From:         Patrick Crispen 
Subject:      TOURBUS - 24 Oct 2006 - IE Version 7


The Internet Tourbus - U.S. Library of Congress ISSN #1094-2239
Copyright © Bob Rankin and Patrick Crispen - All rights reserved

Howdy, y'all, and greetings once again from deep behind the Orange Curtain in beautiful Irvine, California, a spontaneous, nationwide revolt against the Neo-Stalinist government of Hungary.

A few riders have wondered if I really do have orange curtains in my home. As much as I would like to pretend that my home was decorated by Howard Johnson [and am I the only one in the world who misses HoJo hot dogs?], the term "orange curtain" refers to

the border between Orange County, California and the rest of California, particularly Los Angeles County. It is a sometimes derogatory, sometimes light-hearted term, depending on context. Residents of Orange County are more conservative and suburban than their more-liberal big-city neighbors... Source:

Of course, if you're like me and think real orange curtains are both hideous and [most likely] combustible, check out

On with the show...

Internet Explorer 7 Audience: All Windows XP users

By now, everyone should know that Microsoft has finally released a completely new version of Internet Explorer. I say "finally" because the last version of Internet Explorer was released back in late August of 2001, a millennia ago in internet time.

The new version, now called "Windows Internet Explorer 7" [instead of "Microsoft Internet Explorer"] is available to Windows XP SP2 and Windows 2003 SP1 users for free at

What if you still use Windows 98, 98SE, or ME? Unfortunately, Microsoft stopped supporting those platforms back on July 11th [see]. Internet Explorer 7 is only available to XP and 2003 users. Sorry about that.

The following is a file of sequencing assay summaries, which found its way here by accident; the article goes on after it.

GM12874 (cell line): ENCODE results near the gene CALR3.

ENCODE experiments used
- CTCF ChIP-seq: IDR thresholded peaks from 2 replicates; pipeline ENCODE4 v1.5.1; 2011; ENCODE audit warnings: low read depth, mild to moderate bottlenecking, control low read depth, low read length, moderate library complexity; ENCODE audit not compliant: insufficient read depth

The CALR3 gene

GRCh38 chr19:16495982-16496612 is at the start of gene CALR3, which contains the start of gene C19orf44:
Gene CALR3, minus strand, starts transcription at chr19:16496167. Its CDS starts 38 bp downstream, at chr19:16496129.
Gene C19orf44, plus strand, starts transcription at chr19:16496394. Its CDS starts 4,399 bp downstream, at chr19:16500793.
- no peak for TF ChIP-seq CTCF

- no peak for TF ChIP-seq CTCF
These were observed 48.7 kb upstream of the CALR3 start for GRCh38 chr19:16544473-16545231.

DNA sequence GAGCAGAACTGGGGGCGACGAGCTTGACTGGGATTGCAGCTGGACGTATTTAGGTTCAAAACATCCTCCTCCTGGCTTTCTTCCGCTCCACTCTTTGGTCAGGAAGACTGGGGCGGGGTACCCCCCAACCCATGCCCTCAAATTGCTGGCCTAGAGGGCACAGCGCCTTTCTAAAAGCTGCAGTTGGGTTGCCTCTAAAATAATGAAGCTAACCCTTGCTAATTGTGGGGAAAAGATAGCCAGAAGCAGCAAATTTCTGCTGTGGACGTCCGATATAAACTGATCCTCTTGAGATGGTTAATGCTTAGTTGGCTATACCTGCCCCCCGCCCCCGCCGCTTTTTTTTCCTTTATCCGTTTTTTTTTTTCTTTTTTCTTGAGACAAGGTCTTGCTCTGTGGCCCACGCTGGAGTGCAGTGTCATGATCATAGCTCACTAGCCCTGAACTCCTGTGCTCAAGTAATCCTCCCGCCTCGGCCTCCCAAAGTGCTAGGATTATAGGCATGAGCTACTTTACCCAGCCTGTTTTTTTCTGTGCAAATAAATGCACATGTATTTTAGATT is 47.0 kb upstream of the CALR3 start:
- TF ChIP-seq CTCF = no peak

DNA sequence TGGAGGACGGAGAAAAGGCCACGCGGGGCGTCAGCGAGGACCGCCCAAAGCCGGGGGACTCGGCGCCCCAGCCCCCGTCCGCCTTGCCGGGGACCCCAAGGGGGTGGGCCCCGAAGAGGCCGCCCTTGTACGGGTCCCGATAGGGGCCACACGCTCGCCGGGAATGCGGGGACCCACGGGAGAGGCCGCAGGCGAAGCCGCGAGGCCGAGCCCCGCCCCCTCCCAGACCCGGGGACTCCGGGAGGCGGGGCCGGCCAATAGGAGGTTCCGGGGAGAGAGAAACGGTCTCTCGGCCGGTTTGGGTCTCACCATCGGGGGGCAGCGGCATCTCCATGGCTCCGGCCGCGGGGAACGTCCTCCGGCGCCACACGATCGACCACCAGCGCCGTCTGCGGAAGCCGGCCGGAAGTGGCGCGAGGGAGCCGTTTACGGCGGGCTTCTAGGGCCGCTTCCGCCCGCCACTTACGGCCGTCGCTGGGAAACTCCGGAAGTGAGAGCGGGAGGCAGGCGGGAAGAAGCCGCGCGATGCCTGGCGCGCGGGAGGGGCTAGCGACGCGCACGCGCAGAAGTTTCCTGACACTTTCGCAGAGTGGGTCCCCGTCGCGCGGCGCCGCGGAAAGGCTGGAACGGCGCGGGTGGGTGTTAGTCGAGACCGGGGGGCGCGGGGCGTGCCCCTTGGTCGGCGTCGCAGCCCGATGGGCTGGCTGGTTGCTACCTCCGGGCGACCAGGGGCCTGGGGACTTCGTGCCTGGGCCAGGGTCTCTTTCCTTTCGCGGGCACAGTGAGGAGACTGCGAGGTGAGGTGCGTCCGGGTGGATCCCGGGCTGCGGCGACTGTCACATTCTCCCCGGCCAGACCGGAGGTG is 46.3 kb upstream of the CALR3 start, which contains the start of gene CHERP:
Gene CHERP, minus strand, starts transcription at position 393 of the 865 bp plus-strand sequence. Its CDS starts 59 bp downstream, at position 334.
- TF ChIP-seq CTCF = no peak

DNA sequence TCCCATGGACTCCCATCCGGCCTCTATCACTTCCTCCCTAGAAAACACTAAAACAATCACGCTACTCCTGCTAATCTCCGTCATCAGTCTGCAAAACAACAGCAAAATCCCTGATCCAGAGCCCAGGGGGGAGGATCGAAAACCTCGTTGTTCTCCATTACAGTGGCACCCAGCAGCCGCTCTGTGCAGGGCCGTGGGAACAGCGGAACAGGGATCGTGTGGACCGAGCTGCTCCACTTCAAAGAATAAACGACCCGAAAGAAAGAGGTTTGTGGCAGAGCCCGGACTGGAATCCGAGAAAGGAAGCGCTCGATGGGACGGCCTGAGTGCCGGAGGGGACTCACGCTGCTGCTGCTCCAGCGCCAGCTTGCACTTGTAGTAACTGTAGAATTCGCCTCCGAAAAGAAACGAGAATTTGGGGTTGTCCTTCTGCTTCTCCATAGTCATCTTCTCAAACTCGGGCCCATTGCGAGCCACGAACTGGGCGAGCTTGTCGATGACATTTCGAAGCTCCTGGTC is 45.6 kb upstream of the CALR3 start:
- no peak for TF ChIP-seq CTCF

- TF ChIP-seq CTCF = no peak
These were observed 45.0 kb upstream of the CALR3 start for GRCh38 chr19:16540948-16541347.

If you choose not to download Internet Explorer 7, you should be aware that Microsoft intends to push Internet Explorer 7 through Windows Update in the next few days [although you will be given the option of not upgrading]. Long story short: You're getting Internet Explorer 7.

And that's not a bad thing. The new Internet Explorer 7 has so many new security features that you'd be silly not to upgrade from Internet Explorer 6, a.k.a. "the world's most dangerous web browser." In particular, IE 7 has a new "phishing" filter that warns you when you visit a site known for stealing personal information. IE 7's address bar also has a color coding system that turns the address bar red when you visit sites that have invalid or expired security certificates. IE 7 also borrows a page from Apple's Safari and Mozilla Firefox by offering you a way to delete your browser cache, history, cookies, saved form data, and passwords in one fell swoop. And, since I am a nice guy, here's how to do that in all three browsers:

In Safari: Safari > Reset Safari In Firefox: Tools > Clear Private Data In IE 7: Tools > Delete Browsing History

Besides offering the ability to delete browsing history, Internet Explorer 7 is also similar to Safari and Firefox in that it supports tabbed browsing. Tabbed browsing allows you to open multiple web pages in one window and then switch between those pages by clicking on little tabs at the top of the page. Trust me, you'll love it.